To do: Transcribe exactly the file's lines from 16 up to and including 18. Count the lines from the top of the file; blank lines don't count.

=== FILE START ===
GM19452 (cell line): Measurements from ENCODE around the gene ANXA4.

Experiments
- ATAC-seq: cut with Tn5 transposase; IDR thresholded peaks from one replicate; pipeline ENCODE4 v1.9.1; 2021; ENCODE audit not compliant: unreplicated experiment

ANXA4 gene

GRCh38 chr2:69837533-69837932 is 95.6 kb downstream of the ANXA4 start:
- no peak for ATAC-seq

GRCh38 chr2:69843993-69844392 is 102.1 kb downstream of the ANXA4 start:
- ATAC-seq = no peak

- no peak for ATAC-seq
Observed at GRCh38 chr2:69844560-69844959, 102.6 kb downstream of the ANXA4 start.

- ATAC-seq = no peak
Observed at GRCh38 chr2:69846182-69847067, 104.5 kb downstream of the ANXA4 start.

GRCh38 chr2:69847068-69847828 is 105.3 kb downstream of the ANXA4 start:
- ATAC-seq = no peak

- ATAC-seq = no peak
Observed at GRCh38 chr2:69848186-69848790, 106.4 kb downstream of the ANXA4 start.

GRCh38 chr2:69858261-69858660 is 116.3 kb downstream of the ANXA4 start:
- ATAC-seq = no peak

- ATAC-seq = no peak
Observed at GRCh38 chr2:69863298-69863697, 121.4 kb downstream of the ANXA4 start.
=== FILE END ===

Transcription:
Observed at GRCh38 chr2:69848186-69848790, 106.4 kb downstream of the ANXA4 start.

GRCh38 chr2:69858261-69858660 is 116.3 kb downstream of the ANXA4 start:
- ATAC-seq = no peak